Cover V08, I13


How Spammers Do It

Michael Schwager

Spammers need addresses. Any way they can get them, they will. One way spammers get addresses is by sending robots across the Web to scan Web pages for strings that look like email addresses. Until recently, they trolled the Internic's list of domain name registrants, but the Internic clamped down on that practice. (Within a week of registering my domain I had received Spam, and I barely had time to email friends announcing my new mail address!). Another easy technique is to scan all the files from the day's Usenet postings. Any part of the posting is fair game. Headers or contents can both contain valid email addresses, so they're both scanned. Once an address is obtained, it is likely to be sold to another list, and thus spread throughout the Internet.

Getting your address is but a small part of the procedure. Because of the way the SMTP works, it's easy for spammers to send lots and lots of email very quickly. Let's for a moment pretend we're spammers. We've created a site containing hard-core pornography, and we want to tell the world about our service. We'll call our company Mike's House o' Porn, and we want to encourage people to visit

First, we create a form letter. We can put all of this text in a single file. Note that there is nothing special about the first part of this file, known as the message header section. A single blank line separates it from the body:

   Subject: Lotsa Sex!

   Wow, get a load of this XXX action: 
   come to!
   Our ladies want to please YOU

   -Mike's House o' Porn
   P.S. If this email offends you in 
   any way, simply send us email with
   REMOVE in the subject line.  You 
   will be removed from our mailing list.
Now before we send this, we realize that almost all of our recipients will not care to read our mail. Some of them will be angry, and some of the mail will bounce. That's not our concern; we want to broadcast, not receive. And since some sites will likely try to stop us, we will need to be a little tricky to get by their filters. A knowledgeable spammer will have a number of problems with this spam: The To: address has some recognizable strings in it that many people will try to block. For example, the all-number sequence is used mostly by spammers. The "" site is used by at least one popular bulk mail package that is sold and used today, and will likely be blocked. We change it to:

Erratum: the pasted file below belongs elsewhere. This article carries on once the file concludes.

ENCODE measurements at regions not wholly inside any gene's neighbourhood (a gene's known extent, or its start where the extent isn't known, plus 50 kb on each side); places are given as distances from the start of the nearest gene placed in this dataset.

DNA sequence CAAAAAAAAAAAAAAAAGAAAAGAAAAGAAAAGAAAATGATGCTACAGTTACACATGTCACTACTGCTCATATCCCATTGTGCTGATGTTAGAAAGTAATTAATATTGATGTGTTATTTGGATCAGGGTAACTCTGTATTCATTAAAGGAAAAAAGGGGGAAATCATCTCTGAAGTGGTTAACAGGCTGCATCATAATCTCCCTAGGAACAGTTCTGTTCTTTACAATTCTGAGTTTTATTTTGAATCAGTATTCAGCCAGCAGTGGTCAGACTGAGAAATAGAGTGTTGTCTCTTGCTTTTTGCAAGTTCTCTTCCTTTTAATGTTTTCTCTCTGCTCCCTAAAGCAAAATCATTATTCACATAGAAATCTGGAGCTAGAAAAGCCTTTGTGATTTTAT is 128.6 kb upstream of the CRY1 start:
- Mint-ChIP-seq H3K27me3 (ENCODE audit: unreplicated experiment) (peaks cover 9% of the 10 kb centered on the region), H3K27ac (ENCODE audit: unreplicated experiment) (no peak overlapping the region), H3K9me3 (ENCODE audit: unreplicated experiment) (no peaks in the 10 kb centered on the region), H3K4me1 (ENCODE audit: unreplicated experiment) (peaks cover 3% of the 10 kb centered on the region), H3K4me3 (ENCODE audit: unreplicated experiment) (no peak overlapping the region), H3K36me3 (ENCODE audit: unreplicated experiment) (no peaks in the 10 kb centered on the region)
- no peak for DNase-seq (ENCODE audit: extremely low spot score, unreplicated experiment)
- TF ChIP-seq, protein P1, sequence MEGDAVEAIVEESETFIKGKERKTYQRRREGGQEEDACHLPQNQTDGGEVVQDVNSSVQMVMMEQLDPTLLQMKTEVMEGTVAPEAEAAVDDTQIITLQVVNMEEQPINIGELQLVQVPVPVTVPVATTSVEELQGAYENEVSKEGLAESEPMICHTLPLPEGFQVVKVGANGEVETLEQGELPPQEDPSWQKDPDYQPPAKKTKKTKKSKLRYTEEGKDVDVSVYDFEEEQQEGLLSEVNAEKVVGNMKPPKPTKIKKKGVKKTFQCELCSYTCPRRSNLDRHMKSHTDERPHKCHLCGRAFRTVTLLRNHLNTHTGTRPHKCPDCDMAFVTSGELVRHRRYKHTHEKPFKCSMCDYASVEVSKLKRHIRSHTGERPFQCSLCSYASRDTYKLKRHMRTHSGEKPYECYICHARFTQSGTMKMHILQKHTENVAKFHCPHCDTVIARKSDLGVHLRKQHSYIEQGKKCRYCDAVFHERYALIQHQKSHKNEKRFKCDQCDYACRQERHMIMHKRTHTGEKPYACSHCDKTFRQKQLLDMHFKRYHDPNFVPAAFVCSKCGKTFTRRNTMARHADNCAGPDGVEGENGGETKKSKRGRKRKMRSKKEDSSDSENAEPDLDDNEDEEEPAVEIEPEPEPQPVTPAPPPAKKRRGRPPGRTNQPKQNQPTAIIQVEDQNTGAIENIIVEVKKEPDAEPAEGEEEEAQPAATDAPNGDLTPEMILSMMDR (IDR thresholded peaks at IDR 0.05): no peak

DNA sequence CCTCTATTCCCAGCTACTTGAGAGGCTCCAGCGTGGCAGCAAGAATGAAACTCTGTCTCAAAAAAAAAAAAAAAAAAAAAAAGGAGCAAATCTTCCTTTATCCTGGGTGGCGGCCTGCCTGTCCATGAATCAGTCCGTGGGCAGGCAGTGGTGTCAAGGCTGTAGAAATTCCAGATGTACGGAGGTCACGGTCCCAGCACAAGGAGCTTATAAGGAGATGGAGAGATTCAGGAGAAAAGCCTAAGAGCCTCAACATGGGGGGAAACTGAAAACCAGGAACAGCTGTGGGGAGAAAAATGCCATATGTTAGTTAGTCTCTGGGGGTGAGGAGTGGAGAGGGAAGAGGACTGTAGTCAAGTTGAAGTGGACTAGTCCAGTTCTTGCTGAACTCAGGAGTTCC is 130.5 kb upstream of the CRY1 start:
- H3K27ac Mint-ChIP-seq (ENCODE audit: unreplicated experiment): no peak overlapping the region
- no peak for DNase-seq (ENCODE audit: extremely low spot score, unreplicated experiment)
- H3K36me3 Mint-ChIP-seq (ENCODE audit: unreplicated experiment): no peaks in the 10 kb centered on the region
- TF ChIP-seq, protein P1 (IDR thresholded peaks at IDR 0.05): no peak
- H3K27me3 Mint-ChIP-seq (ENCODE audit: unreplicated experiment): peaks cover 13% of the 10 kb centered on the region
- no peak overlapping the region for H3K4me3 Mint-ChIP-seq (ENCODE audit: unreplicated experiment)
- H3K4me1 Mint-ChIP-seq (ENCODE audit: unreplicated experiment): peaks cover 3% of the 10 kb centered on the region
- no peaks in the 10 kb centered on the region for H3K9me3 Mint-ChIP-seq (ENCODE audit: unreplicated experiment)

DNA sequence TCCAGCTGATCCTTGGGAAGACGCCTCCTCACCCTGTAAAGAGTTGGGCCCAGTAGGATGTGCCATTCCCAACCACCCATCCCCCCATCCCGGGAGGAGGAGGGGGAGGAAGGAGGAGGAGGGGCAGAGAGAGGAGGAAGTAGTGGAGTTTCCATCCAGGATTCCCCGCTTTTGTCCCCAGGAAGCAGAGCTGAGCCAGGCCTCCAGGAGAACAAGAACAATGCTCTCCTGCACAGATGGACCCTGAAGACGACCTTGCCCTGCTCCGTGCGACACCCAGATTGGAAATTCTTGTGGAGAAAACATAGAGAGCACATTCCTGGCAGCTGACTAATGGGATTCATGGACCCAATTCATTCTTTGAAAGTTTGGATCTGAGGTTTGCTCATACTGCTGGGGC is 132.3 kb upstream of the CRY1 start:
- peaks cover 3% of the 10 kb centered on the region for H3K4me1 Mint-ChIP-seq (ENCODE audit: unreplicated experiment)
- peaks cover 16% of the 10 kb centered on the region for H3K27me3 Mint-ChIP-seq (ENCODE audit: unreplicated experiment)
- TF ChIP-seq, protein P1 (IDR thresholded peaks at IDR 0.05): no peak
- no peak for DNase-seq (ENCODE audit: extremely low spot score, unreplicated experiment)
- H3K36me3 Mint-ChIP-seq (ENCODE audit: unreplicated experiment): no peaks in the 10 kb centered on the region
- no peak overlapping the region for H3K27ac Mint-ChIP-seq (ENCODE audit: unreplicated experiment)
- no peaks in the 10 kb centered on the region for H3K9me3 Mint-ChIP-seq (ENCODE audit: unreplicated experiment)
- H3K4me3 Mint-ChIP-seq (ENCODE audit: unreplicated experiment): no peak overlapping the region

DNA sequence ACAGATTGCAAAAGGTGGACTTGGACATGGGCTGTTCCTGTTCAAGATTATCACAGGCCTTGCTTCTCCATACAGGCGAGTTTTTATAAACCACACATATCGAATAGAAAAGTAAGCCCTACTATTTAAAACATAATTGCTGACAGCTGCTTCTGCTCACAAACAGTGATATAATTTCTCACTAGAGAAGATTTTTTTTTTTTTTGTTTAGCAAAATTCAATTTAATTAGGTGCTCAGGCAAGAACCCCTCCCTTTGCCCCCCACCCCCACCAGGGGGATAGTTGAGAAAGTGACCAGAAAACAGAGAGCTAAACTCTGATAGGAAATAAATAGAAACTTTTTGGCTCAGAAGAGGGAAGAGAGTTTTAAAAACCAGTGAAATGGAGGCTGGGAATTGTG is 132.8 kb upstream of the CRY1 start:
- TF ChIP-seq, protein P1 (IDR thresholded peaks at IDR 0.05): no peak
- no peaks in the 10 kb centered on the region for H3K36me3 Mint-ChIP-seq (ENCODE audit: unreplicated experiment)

Next, the From: address is real! Are we crazy? If the Internet community finds out that this address or hostname works, we'll get flooded with angry mail! Best to fake that one, too:

Also, the Subject: line is far too descriptive. People who aren't interested in porn will be able to delete the message right away. That will never do, so we change it to something that'll make them want to read it:

Subject: Did I get the right email address?
Hmmm - more problems. Many people have procmail filters or filters on their email client (such as Pegasus or Netscape mail) that flag strings like "XXX" or "sex". Some even have filters that look for "remove in the subject line" (all string searches are case-insensitive). Best to remove the P.S. (we were lying anyway). That way we'll be better able to put our message before those people who obviously don't want it.

So, now our spam is better. It's more likely to get past filters and devices used to try and stop us. Here's what we have:

   Subject: Did I get the right email address?

   Wow, get a load of this action:  come to!
   Our ladies want to please YOU

   -Mike's House o' Porn
Sending the Message